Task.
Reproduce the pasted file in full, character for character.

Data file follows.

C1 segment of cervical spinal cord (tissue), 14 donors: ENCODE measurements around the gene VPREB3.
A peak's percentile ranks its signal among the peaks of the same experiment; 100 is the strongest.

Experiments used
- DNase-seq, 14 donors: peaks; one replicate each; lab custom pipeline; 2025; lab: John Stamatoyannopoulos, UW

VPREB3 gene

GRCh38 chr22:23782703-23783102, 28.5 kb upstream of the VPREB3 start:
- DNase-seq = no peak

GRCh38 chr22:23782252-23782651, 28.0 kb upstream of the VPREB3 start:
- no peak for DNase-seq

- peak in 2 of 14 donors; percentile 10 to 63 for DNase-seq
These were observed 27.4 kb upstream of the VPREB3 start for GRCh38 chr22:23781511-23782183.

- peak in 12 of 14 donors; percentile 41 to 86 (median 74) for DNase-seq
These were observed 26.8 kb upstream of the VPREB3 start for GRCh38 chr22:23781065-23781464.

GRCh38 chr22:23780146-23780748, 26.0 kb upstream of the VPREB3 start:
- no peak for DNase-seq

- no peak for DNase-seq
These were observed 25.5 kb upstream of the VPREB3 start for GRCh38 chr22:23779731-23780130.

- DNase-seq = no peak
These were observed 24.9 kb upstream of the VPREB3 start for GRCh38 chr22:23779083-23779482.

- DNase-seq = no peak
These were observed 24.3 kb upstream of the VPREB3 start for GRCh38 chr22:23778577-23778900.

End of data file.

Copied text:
C1 segment of cervical spinal cord (tissue), 14 donors: ENCODE measurements around the gene VPREB3.
A peak's percentile ranks its signal among the peaks of the same experiment; 100 is the strongest.

Experiments used
- DNase-seq, 14 donors: peaks; one replicate each; lab custom pipeline; 2025; lab: John Stamatoyannopoulos, UW

VPREB3 gene

GRCh38 chr22:23782703-23783102, 28.5 kb upstream of the VPREB3 start:
- DNase-seq = no peak

GRCh38 chr22:23782252-23782651, 28.0 kb upstream of the VPREB3 start:
- no peak for DNase-seq

- peak in 2 of 14 donors; percentile 10 to 63 for DNase-seq
These were observed 27.4 kb upstream of the VPREB3 start for GRCh38 chr22:23781511-23782183.

- peak in 12 of 14 donors; percentile 41 to 86 (median 74) for DNase-seq
These were observed 26.8 kb upstream of the VPREB3 start for GRCh38 chr22:23781065-23781464.

GRCh38 chr22:23780146-23780748, 26.0 kb upstream of the VPREB3 start:
- no peak for DNase-seq

- no peak for DNase-seq
These were observed 25.5 kb upstream of the VPREB3 start for GRCh38 chr22:23779731-23780130.

- DNase-seq = no peak
These were observed 24.9 kb upstream of the VPREB3 start for GRCh38 chr22:23779083-23779482.

- DNase-seq = no peak
These were observed 24.3 kb upstream of the VPREB3 start for GRCh38 chr22:23778577-23778900.